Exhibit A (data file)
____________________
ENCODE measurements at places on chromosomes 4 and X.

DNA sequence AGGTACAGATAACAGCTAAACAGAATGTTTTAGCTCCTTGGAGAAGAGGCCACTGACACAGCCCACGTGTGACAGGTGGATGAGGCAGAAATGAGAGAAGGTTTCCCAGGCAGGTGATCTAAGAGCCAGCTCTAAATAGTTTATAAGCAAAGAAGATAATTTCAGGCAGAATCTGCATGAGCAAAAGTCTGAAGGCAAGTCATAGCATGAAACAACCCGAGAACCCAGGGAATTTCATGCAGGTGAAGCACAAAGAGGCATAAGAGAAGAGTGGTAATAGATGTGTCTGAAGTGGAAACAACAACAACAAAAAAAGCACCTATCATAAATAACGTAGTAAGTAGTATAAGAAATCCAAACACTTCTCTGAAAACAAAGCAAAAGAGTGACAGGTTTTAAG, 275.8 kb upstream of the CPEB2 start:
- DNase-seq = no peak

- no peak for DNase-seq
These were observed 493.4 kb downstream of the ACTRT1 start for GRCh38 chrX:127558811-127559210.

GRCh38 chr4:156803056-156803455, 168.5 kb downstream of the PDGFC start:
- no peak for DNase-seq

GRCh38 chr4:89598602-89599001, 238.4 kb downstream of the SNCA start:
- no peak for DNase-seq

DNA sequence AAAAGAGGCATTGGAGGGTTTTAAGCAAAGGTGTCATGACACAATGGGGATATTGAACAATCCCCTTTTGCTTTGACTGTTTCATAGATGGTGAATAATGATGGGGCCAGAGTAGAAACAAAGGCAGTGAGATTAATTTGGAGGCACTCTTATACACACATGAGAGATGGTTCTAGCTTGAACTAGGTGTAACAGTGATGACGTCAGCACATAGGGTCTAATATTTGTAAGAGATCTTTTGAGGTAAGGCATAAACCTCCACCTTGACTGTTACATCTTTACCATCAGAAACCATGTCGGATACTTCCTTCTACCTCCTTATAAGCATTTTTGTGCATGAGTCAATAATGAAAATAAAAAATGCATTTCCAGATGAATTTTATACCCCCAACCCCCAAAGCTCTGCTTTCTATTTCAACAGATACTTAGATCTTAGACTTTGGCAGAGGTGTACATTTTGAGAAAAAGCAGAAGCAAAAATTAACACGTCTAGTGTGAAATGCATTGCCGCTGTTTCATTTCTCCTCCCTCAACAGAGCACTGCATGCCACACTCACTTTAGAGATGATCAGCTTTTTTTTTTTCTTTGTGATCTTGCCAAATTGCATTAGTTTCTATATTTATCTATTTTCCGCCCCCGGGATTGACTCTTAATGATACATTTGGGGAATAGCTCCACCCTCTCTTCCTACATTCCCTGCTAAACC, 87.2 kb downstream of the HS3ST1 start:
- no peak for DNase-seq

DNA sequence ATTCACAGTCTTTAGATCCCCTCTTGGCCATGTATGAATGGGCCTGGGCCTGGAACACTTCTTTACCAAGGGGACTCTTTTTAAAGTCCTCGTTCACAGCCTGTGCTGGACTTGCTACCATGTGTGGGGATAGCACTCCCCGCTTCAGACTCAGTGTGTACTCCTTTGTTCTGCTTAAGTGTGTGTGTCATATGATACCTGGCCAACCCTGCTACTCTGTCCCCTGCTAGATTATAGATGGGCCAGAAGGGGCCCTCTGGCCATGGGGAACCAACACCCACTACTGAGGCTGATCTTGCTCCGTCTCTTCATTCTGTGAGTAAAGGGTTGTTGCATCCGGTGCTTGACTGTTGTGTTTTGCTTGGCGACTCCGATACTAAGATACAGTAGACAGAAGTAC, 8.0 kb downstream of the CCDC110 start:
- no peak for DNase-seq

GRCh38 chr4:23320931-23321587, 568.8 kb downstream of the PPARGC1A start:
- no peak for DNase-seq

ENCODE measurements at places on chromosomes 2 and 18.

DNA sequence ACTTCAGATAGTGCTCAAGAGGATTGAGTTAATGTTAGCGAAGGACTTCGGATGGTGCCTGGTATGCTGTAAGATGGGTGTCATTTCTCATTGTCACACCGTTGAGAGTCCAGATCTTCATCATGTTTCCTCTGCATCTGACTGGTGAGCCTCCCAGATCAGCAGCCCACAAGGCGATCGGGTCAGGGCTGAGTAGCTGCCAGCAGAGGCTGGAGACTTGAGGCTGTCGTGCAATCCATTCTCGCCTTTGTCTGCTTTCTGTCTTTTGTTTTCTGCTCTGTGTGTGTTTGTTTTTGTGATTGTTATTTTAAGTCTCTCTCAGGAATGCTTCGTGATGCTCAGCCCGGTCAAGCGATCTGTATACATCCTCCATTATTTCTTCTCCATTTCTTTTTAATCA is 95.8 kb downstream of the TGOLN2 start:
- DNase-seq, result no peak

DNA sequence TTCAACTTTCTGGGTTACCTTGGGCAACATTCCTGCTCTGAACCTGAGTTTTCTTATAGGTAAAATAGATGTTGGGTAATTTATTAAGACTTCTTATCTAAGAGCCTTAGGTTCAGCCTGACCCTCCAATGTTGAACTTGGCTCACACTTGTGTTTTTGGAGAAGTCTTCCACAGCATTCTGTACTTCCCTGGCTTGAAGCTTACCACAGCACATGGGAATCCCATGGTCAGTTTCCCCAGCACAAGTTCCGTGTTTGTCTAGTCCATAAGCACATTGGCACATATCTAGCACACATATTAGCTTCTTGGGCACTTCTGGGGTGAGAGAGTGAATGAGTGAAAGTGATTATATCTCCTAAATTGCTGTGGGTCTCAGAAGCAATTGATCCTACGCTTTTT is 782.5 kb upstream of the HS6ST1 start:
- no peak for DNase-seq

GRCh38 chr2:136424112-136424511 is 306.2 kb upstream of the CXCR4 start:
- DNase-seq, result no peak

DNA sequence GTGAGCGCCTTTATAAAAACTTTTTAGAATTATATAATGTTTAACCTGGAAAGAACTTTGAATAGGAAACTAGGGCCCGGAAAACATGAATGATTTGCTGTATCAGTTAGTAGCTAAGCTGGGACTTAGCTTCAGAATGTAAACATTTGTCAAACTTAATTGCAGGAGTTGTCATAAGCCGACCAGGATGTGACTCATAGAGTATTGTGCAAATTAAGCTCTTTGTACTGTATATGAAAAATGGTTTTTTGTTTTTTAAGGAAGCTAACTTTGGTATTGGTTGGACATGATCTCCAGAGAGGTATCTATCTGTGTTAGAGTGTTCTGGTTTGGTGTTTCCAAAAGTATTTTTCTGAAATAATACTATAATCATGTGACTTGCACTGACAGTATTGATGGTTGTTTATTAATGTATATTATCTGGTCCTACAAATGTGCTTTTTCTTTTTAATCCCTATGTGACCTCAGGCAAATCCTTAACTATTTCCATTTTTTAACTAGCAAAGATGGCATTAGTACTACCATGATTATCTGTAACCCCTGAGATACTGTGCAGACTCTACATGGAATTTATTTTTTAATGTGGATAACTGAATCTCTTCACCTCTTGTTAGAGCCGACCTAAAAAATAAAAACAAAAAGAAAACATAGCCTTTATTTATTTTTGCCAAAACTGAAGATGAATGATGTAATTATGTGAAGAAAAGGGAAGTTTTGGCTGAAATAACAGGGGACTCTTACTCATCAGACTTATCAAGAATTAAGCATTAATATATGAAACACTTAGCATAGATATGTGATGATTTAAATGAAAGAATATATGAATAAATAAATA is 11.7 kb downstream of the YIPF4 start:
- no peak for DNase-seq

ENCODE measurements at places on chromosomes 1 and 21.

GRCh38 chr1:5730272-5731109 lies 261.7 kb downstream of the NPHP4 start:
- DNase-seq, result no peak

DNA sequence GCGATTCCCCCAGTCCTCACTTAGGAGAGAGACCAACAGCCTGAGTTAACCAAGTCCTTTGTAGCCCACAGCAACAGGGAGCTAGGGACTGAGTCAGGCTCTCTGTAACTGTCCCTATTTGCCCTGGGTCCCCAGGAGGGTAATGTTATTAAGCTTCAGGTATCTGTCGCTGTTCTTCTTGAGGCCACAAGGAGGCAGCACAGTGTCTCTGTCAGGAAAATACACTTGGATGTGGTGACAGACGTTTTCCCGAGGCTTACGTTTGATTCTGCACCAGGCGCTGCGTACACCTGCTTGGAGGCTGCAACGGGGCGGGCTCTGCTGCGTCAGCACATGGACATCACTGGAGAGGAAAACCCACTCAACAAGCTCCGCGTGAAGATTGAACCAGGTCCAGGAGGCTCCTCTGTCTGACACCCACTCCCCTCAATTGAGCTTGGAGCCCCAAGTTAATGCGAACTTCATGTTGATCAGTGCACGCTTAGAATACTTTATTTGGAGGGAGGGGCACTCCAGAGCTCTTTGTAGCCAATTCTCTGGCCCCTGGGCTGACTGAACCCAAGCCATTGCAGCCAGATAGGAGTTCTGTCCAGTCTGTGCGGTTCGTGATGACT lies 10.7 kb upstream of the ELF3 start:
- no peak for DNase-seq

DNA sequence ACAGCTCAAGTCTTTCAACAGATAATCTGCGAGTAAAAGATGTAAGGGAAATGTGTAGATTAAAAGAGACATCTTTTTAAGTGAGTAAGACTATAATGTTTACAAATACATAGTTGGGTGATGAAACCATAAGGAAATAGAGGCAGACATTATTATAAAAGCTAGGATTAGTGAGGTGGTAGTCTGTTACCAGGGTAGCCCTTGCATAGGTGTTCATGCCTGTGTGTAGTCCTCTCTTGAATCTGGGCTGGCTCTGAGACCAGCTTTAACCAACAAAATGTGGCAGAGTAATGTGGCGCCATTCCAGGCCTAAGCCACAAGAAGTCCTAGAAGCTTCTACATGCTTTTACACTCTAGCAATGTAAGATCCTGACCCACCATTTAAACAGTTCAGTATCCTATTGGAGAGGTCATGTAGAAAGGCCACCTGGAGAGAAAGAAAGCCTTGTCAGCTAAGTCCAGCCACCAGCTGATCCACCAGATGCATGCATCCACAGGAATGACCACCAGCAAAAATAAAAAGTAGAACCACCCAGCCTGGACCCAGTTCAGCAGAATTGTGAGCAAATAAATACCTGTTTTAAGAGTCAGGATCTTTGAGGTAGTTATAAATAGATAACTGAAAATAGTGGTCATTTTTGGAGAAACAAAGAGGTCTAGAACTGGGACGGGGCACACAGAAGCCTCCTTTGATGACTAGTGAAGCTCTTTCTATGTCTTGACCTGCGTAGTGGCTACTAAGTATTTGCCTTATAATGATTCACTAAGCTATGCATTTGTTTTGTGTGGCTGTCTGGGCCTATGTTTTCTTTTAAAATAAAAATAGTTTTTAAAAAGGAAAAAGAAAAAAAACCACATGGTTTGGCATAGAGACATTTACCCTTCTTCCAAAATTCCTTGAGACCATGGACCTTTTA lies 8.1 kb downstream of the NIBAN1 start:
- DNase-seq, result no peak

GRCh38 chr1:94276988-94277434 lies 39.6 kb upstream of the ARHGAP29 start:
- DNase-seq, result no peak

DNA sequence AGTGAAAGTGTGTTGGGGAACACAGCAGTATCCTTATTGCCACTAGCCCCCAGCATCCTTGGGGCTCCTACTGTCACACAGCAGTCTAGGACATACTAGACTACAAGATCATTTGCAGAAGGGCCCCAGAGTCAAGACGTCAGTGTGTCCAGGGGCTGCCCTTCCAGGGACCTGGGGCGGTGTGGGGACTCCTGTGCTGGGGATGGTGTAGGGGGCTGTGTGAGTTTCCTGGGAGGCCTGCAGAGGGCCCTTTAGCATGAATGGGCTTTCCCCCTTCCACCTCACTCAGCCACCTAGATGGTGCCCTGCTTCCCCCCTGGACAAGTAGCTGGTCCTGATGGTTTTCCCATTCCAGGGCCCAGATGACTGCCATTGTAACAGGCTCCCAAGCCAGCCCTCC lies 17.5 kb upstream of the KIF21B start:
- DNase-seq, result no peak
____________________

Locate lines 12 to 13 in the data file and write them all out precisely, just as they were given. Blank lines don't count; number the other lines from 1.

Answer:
DNA sequence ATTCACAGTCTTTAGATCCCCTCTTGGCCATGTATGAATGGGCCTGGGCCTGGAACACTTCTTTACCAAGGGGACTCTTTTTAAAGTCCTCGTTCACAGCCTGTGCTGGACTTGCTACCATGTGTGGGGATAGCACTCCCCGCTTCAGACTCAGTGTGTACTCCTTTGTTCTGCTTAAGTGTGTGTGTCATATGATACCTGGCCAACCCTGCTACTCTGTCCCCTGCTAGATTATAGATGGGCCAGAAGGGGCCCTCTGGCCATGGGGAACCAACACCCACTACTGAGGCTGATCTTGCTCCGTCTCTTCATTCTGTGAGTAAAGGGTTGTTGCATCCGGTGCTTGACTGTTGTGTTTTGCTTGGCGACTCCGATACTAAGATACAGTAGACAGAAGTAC, 8.0 kb downstream of the CCDC110 start:
- no peak for DNase-seq